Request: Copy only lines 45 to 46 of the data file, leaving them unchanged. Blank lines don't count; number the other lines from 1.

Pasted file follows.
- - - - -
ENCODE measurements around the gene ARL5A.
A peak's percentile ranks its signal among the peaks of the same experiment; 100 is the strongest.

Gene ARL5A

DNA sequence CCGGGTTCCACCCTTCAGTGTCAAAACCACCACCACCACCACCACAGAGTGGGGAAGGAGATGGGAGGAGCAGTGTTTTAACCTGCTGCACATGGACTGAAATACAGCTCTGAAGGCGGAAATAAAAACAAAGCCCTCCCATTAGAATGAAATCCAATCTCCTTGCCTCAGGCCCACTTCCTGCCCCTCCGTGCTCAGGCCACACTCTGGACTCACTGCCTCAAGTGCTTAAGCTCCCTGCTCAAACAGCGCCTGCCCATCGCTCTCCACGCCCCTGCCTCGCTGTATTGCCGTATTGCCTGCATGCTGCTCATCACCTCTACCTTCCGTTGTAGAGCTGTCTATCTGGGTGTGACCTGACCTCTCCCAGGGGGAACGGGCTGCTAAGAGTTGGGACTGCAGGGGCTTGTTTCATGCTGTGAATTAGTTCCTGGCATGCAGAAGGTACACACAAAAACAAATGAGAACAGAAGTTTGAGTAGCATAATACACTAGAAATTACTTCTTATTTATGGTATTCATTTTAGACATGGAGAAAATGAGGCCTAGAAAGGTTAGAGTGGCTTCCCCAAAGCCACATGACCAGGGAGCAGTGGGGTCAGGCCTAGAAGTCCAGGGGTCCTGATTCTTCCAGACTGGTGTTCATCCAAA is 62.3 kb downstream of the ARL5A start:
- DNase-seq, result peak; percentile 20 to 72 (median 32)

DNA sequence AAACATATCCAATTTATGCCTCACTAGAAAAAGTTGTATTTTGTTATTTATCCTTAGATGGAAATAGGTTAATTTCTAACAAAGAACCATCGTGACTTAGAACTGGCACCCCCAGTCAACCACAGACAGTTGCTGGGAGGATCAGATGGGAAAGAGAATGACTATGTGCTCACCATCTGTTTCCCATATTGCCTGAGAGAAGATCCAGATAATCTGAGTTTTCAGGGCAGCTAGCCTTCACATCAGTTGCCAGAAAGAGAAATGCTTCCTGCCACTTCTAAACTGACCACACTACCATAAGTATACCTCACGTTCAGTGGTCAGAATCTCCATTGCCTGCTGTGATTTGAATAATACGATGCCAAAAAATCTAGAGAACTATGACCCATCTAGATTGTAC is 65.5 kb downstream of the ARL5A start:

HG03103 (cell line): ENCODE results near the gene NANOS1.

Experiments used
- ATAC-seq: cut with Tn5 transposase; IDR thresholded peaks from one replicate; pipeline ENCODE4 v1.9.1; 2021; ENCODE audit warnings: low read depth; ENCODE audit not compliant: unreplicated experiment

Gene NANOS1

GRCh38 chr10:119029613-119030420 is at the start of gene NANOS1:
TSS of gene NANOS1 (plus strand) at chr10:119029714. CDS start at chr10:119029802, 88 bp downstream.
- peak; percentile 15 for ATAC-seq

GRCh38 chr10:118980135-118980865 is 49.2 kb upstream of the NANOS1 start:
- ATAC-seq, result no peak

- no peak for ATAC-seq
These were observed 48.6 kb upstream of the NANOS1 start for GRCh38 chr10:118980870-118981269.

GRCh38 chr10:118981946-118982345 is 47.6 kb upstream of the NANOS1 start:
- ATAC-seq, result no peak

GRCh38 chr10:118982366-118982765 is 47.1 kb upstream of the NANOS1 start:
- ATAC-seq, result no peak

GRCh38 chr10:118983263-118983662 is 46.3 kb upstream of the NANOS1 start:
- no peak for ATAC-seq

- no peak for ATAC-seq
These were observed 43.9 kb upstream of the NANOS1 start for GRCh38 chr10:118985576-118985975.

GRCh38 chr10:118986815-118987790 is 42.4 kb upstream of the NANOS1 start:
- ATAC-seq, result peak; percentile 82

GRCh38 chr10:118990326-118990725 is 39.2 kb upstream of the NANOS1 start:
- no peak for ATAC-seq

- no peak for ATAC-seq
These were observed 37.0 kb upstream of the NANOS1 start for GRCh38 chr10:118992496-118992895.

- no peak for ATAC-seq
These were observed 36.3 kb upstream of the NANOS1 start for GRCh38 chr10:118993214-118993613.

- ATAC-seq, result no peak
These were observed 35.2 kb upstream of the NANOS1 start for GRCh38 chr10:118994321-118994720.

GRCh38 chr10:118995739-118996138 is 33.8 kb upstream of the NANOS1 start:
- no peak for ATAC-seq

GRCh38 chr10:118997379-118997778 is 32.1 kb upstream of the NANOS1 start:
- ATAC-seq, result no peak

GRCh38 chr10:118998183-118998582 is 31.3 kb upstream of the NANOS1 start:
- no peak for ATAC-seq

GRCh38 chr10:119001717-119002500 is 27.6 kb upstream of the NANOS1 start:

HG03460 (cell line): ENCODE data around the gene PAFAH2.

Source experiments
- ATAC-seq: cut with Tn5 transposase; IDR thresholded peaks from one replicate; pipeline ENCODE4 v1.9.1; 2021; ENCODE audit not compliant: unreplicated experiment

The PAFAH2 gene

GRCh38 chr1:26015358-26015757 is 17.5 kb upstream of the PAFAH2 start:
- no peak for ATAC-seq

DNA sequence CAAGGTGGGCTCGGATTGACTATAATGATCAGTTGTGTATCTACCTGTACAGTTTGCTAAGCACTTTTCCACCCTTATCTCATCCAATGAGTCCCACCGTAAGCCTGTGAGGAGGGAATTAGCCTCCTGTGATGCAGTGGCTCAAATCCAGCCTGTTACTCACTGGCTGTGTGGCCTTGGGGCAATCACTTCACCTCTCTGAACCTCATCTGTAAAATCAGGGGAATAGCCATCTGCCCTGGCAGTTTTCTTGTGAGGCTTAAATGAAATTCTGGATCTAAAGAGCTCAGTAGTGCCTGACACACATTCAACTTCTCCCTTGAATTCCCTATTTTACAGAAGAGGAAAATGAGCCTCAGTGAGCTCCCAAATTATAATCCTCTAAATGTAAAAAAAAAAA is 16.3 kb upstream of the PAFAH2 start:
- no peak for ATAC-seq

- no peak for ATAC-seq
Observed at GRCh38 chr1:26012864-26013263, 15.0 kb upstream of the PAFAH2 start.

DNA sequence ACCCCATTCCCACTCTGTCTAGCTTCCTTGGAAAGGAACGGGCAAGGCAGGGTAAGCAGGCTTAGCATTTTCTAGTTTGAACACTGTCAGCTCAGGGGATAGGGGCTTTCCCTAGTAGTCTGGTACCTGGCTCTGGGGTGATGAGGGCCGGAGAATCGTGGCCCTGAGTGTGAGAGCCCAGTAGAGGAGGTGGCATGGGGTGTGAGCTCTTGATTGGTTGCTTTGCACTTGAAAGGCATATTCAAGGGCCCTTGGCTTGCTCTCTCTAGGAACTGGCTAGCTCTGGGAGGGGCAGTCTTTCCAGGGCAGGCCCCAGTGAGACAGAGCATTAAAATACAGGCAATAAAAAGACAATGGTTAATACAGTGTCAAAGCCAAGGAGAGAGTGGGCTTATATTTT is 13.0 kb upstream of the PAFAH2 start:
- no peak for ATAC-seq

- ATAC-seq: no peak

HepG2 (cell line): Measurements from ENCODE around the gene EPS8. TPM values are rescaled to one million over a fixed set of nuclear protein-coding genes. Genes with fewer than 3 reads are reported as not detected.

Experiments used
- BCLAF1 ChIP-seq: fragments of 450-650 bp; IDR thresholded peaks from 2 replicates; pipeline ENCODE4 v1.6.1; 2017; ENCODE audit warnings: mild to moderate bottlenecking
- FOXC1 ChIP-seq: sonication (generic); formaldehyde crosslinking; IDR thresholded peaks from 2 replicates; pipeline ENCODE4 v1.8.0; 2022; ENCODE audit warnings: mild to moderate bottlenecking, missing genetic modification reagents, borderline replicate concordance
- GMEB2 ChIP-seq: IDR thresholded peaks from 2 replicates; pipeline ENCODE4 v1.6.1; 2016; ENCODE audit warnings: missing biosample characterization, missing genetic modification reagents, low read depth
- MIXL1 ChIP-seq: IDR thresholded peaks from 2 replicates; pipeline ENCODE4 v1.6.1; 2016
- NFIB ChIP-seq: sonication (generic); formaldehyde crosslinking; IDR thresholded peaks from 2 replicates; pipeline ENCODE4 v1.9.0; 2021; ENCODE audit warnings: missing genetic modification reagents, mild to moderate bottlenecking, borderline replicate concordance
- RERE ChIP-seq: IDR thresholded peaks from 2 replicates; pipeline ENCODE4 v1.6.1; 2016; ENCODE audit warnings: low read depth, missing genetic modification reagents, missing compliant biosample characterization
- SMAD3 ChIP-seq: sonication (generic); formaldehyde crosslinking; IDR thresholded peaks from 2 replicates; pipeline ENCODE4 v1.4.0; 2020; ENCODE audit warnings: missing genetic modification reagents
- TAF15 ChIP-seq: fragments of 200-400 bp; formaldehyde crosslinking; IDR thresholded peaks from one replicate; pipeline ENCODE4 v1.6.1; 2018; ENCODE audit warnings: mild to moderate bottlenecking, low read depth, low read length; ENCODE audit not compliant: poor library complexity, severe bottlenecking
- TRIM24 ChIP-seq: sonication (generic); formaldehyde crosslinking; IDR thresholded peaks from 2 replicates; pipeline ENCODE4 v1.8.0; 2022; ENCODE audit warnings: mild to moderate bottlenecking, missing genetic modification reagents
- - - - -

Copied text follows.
- ATAC-seq: cut with Tn5 transposase; IDR thresholded peaks from one replicate; pipeline ENCODE4 v1.9.1; 2021; ENCODE audit not compliant: unreplicated experiment

The PAFAH2 gene